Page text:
Next, let’s see who is paying the bill:

“The conference is sponsored by Google, Facebook, Skype, Yahoo! and Mozilla and held with partners in the civil society sector.”

And who will be preaching to the apologist choir

Andrew McLaughlin* (Founder Civic Commons, Former Deputy CTO Whitehouse, ex-Head of Policy, Google
Rebecca McKinnon, New America Foundation Bernard L. Schwartz, Fellow, Board Member Global Network Initiative
Dan Gillmor, Author, Founding director of the Knight Center for Digital Media Entrepreneurship at Arizona State University?s Walter Cronkite School of Journalism and Mass Communication
Jan Malinowski, Head of Media and Information at Council of Europe
Bennett Freeman, Senior Vice President of Calvert Investments, former US Deputy Assistant Secretary for Democracy, Human Rights and Labor
John Markoff, The New York Times
Robert Scoble, blogger, Chief Learning Officer, Rackspace
Craig Newmark, Founder, Craigslist
Sam Gregory, Program Director,
Nathan Freitas, Founder, The Guardian Project
Hooman Radfar, CEO, Clearspring
Brett Solomon, Executive Director Access

Finally, who all is on the board of Access:

International Advisory Board

Andrew Rasiej – Founder of Personal Democracy Forum
Chris Hughes – Co-founder of Facebook and Director of Online Organizing for Obama?s Presidential Campaign
Eli Pariser – Former Executive Director and Current Board President of
Ethan Zuckerman – Harvard University’s Berkman Center for Internet and Society, Co-Founder of Global Voices Online
Joe Rospars – New Media Director for Obama?s 2008 Presidential Campaign and Founding Partner of Blue State Digital
Lawrence Lessig* – Co-founder of Creative Commons and Professor at Harvard Law School
Peter Gabriel – Grammy Award winning international musician and co-founder of Witness and the Elders
Reihan Salam – Policy advisor at Economics 21, blogger and conservative political analyst
Ricken Patel – Co-founder and Executive Director,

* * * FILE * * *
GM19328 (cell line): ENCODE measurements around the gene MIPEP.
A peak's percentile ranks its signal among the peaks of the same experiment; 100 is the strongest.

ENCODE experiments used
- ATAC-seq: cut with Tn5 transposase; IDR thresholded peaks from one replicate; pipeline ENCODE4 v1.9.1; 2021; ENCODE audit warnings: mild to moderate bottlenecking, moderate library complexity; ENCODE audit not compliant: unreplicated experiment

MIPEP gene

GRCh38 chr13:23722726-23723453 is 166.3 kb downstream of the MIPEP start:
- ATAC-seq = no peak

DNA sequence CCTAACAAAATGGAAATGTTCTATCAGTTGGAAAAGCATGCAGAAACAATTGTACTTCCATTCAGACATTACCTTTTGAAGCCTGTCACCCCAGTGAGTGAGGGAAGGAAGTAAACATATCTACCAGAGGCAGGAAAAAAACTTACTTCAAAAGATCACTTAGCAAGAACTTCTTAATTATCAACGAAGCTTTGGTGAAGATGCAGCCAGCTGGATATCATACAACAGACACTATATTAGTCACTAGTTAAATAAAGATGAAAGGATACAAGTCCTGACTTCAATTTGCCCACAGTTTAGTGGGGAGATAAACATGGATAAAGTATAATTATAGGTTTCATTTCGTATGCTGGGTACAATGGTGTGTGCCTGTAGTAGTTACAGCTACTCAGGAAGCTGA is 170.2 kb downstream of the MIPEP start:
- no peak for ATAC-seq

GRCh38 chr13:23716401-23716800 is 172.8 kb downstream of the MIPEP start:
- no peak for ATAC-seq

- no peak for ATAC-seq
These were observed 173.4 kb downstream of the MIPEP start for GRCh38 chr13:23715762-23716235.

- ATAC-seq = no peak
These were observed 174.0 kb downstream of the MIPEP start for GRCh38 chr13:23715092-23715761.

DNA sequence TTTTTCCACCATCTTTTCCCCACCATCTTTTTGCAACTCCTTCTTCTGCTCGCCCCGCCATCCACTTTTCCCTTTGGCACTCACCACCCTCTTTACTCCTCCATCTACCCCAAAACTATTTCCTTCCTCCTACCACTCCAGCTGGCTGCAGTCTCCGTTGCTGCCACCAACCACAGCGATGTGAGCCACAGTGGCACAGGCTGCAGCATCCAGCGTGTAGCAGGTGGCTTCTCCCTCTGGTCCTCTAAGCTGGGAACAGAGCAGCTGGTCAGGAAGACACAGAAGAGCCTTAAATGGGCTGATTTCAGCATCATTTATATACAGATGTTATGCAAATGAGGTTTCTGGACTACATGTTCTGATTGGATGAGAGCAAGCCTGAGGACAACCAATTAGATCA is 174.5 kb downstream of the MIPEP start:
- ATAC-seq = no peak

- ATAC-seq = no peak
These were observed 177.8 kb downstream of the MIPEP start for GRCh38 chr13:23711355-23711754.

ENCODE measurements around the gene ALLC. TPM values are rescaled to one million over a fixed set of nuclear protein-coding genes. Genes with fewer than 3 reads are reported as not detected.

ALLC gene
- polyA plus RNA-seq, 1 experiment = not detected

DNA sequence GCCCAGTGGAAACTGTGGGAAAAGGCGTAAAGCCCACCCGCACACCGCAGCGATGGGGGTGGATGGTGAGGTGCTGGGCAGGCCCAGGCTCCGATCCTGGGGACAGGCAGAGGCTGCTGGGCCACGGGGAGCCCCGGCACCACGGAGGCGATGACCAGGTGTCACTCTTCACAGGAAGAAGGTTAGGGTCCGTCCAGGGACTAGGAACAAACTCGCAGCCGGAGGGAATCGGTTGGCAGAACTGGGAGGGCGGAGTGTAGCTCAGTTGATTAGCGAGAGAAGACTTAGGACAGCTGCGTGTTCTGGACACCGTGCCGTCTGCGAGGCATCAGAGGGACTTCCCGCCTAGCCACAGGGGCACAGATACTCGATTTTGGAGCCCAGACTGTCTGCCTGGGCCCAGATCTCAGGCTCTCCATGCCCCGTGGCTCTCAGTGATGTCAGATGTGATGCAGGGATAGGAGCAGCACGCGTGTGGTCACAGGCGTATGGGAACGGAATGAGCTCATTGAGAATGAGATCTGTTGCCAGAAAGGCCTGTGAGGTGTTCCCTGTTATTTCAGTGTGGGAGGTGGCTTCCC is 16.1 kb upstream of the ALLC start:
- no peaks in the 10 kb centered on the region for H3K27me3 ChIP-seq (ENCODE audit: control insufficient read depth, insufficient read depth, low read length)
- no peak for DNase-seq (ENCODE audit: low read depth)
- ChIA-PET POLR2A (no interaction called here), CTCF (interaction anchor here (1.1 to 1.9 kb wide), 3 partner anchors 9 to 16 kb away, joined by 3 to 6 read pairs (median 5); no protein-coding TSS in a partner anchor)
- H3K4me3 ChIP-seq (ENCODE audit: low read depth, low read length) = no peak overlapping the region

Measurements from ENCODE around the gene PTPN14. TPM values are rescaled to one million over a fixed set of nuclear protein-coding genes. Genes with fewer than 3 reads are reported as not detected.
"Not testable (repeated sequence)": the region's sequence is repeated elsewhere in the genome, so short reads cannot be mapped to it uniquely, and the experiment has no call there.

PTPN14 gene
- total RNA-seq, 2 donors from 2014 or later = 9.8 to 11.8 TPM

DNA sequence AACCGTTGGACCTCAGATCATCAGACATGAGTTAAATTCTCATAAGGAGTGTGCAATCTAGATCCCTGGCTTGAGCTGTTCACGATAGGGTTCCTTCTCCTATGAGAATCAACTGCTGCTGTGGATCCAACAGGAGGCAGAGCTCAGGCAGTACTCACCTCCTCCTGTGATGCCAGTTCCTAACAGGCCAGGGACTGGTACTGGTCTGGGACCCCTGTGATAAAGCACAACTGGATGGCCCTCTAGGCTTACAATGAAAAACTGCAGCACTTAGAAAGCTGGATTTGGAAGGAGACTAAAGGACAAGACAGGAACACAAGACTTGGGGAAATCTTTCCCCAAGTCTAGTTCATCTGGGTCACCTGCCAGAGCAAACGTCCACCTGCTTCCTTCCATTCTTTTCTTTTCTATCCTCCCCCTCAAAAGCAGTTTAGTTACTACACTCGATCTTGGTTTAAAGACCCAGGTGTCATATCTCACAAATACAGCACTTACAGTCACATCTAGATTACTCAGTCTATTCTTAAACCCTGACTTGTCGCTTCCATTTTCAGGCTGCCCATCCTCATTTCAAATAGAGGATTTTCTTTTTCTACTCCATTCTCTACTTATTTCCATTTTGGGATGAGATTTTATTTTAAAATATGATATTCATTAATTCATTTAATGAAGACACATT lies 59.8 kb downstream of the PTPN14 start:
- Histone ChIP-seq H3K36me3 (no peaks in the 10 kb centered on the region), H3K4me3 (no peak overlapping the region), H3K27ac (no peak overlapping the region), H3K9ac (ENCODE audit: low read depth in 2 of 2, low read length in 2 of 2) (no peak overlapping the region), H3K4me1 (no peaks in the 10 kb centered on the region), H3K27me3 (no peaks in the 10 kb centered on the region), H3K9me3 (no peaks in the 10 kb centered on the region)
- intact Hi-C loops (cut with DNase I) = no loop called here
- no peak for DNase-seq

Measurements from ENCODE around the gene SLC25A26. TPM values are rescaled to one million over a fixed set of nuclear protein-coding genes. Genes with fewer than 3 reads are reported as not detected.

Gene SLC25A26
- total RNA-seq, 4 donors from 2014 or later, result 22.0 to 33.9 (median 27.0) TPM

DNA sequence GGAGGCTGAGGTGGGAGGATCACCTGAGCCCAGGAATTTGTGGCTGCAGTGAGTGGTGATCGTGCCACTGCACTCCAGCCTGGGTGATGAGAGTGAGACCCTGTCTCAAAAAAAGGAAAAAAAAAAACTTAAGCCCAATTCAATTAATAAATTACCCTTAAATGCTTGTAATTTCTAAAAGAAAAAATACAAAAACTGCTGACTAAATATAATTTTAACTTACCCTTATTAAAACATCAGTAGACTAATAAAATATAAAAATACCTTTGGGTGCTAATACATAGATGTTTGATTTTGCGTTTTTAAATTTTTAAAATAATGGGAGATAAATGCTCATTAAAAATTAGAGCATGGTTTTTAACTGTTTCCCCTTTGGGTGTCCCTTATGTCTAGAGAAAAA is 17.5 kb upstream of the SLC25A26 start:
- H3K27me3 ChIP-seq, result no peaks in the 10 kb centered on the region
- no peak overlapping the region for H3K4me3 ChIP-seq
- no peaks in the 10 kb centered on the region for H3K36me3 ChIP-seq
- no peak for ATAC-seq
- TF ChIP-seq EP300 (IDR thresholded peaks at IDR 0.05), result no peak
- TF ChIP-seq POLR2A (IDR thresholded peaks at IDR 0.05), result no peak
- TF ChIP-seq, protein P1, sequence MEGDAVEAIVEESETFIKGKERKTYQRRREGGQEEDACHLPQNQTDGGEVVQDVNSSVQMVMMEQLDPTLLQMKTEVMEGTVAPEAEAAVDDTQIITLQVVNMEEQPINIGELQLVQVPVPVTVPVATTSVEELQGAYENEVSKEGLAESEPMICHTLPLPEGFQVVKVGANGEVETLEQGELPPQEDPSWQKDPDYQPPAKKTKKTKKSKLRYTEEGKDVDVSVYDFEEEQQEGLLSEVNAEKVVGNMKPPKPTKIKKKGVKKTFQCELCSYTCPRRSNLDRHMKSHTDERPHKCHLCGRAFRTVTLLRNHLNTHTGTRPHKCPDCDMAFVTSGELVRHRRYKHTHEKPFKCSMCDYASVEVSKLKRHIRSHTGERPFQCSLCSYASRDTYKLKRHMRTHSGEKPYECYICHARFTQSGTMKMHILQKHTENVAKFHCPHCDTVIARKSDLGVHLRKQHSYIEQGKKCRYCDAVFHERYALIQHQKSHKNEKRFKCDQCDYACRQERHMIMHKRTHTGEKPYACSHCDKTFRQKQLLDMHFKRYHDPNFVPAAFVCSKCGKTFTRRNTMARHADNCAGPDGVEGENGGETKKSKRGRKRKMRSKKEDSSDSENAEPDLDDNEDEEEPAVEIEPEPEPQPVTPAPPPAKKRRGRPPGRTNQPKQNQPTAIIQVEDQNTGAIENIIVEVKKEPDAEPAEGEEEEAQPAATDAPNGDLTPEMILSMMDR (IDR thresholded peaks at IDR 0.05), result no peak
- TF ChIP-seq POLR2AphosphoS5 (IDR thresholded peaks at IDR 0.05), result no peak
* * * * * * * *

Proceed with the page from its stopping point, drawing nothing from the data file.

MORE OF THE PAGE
Professor Ron Deibert – Director of the Citizen Lab, Co-founder of the OpenNet Initiative and Psiphon
Tattu Mambetallieva Emilbekovna – Director of the Civil Initiative on Internet Policy
Yvette J. Alberdingk Thijm – Executive Director, Witness

So you’re right Masnick. doubtful IP will come up at all.

* A real piece of shit.

Anonymous Coward says:

Re: Re: Re: Re:

Thanks. Clearly Mike doesn’t grasp that anyone who is fighting for “online freedom” will almost always also end up fighting against IP laws.

That the sponsoring companies all have a significant economic interest in diminished IP rights and in increasing their access to your person information “freely” seems almost too good to be true.

It’s a Tardian love in, with the tards not realizing that the big companies paying the bills want to cut down the IP laws and open things up so they can track you better.

Anonymous Coward says:

Philippines has no parliament

Interesting that the Filipino is stated to be from the Philippine parliament.

The Philippines does NOT have a parliament, it has a house of representatives, senate, supreme court and president. This is because the Philippines was US territory until July 4 1946. The government of the Philippines took US law on the books from that time and built on that. That is why the Philippines and US have such a similar legal system not to mention sharing the same legal forms like notary, titles etc.

There was a push by past Philippine president Arroyo to change to parliamentary system. However the people saw her for what she really was: A big government progressive and a clone of Hillary Clinton. This was roundly defeated.

Oddly enough the a philippines is tthe only aasian country that Cuba actively spends great efforts to subvert thru supporting communist revolutionaries.